Trig. The killing is a great film in my opinion. But I like the killers kiss more. Yet I always like artists earlier works. Much like Vonnegut's earlier work. Player piano is f*cking genius.
Tanman32123 writes:
on June 22nd, 2014 at 11:53:40 PM

Damn.. Missed some good rants today lol
Deaft0ne writes:
on June 23rd, 2014 at 12:02:50 AM

http://www.cracked.com/article_19826_6-iconic-scenes-ripped-off-from-lesser-known-movies.html
c-prime writes:
on June 23rd, 2014 at 12:03:10 AM

@ triggax: "The Killing" is pretty good, in my opinion. It stars Sterling Hayden in the lead role (I saw you mentioned "Dr. Strangelove" was your favorite Kubrick picture in an earlier thread, so you should instantly recognize his face). I'd say what's most noteworthy about the film are its concise run time (roughly, it's a scant 90 minutes, much shorter in length than most of his output from the sixties onward) and snappy, classic film noir exchanges between characters. (Interestingly, Kubrick hired a crime novelist to write the dialogue, while the director himself fleshed out the rest of the script.)

I wouldn't call "The Killing" one of my favorite Kubrick movies, however. If I were to make a comparison, it's the equivalent of Wes Anderson's "Bottle Rocket" (albeit far superior to that flick): a pleasant, modestly-scaled cinematic breakthrough from a budding auteur who hadn't yet reached the peak of his powers.


A must-see if you're a fan.
Deaft0ne writes:
on June 23rd, 2014 at 12:15:58 AM

I forgot to add that even Kubrick was not above copying from other films.
trutsky465 writes:
on June 23rd, 2014 at 12:33:33 AM

At c-prime. What did you think of Barry Lyndon? And tie is true at some moments most artists have bitten too much from someone elses work. Its a tricky bitch if one gets too caught up in something or they just run out of ideas.
c-prime writes:
on June 23rd, 2014 at 12:56:53 AM

@ trutsky465: Well, sh*t.

I'm embarrassed because, to tell you the truth, I've never seen "Barry Lyndon". Been meaning to for quite a while; the Blu-Ray's been sitting in my movie cabinet, unopened, for going on two years now, but I just haven't gotten around checking it out. I don't really have a good reason - I guess the three-hour run time is just daunting to me on a subconscious level. (It's funny because I'm not one to ever complain about a film's length, unless it contains too many extraneous elements, and I'm certain once I buckle down and watch the film I'll be transfixed the entire time.) Same with "Lolita" - it's just been sitting around the house collecting dust.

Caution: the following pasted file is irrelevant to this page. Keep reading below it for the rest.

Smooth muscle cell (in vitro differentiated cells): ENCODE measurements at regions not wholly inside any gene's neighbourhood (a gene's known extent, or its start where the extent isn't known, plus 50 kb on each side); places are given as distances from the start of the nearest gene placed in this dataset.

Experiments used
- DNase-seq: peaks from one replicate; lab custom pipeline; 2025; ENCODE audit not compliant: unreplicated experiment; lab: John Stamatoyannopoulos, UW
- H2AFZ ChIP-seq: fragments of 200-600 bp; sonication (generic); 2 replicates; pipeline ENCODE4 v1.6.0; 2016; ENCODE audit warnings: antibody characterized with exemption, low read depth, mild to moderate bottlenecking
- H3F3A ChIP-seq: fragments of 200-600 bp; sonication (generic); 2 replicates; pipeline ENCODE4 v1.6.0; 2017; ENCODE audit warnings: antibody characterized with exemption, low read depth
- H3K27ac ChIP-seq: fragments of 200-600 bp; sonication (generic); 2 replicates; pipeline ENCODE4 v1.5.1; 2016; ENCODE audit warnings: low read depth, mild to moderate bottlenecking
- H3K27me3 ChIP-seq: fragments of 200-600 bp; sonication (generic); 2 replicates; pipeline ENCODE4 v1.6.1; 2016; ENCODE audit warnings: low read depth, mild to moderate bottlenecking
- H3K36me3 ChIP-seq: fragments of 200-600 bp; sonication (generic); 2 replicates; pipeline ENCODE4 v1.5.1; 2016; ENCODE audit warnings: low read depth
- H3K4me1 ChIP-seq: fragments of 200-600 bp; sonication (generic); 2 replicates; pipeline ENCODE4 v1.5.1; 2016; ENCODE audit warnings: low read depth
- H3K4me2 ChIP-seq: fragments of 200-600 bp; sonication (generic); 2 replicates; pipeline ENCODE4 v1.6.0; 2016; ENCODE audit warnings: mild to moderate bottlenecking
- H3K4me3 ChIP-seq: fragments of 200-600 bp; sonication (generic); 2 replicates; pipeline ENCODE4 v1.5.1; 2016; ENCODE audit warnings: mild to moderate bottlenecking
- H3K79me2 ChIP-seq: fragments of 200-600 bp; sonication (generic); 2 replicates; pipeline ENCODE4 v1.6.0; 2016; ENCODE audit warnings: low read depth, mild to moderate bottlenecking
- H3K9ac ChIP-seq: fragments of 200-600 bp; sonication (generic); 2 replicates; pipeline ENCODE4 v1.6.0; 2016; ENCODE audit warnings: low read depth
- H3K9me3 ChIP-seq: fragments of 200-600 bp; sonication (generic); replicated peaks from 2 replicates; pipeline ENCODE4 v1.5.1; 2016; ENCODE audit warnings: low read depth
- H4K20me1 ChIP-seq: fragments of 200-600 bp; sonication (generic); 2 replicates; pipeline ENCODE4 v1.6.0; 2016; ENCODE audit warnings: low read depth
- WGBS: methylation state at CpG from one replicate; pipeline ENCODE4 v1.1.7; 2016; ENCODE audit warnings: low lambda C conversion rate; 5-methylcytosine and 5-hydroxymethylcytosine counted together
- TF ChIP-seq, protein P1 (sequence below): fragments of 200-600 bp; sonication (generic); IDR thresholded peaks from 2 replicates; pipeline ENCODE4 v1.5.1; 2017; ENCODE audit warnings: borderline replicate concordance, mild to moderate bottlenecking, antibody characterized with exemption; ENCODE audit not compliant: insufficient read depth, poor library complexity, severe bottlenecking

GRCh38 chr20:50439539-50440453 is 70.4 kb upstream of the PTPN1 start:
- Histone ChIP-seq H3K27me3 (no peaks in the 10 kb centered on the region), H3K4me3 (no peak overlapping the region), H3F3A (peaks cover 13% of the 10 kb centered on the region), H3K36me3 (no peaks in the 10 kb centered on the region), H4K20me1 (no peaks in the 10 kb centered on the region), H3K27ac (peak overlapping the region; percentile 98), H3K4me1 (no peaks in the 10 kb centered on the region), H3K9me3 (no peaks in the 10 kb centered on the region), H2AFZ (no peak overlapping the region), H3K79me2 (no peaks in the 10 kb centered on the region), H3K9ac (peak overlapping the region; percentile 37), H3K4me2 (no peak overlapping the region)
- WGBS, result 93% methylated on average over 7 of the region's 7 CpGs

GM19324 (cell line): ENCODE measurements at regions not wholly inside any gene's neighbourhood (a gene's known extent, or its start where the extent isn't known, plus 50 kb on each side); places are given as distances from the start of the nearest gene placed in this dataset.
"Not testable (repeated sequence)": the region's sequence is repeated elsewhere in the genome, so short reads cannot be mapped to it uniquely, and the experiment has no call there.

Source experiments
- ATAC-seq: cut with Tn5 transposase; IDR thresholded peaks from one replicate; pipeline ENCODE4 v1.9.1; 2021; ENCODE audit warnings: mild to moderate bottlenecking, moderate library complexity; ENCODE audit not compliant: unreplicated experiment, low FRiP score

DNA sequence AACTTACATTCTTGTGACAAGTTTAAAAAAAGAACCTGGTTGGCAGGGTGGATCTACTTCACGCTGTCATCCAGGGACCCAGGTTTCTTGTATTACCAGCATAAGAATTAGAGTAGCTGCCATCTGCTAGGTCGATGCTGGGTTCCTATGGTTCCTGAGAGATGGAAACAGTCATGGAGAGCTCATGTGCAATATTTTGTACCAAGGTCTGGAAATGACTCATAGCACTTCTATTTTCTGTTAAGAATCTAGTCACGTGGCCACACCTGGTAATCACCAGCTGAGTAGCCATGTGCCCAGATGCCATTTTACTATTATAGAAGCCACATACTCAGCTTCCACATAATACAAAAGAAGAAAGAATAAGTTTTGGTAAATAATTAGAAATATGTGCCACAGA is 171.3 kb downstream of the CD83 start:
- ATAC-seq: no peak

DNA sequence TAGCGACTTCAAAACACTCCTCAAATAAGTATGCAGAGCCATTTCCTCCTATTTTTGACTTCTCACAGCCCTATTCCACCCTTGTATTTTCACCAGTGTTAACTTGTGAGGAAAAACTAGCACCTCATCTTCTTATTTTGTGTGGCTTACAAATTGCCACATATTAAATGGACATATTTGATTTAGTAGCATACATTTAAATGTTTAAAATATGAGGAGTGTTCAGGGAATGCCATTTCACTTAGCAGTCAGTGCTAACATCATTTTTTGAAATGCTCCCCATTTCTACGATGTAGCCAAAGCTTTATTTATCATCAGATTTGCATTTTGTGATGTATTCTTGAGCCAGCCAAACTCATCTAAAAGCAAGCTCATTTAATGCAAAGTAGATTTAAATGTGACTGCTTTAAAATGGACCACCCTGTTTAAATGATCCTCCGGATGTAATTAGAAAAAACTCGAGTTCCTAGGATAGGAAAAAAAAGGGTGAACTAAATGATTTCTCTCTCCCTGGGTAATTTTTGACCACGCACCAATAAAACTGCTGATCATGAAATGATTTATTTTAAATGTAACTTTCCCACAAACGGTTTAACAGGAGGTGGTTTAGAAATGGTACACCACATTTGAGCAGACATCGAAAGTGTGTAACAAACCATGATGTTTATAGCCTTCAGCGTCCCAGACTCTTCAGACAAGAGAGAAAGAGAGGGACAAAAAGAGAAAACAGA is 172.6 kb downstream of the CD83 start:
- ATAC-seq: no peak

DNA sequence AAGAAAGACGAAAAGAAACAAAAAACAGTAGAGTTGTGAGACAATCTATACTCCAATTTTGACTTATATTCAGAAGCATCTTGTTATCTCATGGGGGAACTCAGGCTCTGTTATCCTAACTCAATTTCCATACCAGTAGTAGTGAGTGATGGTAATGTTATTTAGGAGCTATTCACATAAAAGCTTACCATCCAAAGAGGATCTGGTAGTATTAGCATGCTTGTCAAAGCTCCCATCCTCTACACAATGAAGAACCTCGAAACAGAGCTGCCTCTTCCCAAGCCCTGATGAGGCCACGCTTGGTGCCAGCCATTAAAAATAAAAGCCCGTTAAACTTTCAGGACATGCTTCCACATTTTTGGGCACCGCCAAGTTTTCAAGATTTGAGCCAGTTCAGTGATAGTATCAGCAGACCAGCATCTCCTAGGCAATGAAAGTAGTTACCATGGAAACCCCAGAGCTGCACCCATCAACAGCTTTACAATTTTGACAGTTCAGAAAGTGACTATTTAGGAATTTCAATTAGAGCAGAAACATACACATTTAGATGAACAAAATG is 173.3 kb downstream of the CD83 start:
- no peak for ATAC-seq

Tell you what, though: I'll consider your query a wake-up call and attempt to watch it later this week, since I'm getting some extended time off from work. Truly, I've been dying to see the stunning natural-light photography people have raved to me about in that flick. I'm sure you'll attest the same? I'll do a brief write-up about it after it's over and discuss it with you. Sound good?

f*ck, just realized I've never seen "Spartacus", either. I'm a disgrace.
triggax writes:
on June 23rd, 2014 at 1:25:58 AM

Cprime


You've never seen Spartacus?

Tbh it does not feel like a Kubrick film. More of a show boating glamour pic for Kirk Douglas.

Kubrick signed on after the original crew slightly fell apart. You see just a few shots it seems as though he may have had control over.

Douglas was f*cking huge even before Spartacus. Already 2 Oscar noms and had already worked with Kubrick. So it was a vanity project for a beautiful vain man. Not as landmark as some would have you believe.

Barry Lyndon is a massive exercise in patience. The entire film is lit with absolutely zero electricity. If it accomplishes anything its f*cking authentic. Excellent film. More of a lesson in film making than anything overly entertaining. As a lover of movies as I know you are you will walk away with a lot from Barry Lyndon.
triggax writes:
on June 23rd, 2014 at 1:32:16 AM

Also. I watched The Killing.

It was mildly enjoyable. The Bottle Rocket comparison makes perfect sense. Just does not live up to his eventual capabilities as a film maker. I felt very intrigued with the dialog and interaction between its leading cast. The writing was phenomenal. Excellent attention to detail and absolutely felt like an extremely important beginning to an extremely important career.
c-prime writes:
on June 23rd, 2014 at 1:42:47 AM

@ triggax: That's good to hear. I imagine I'll enjoy the movies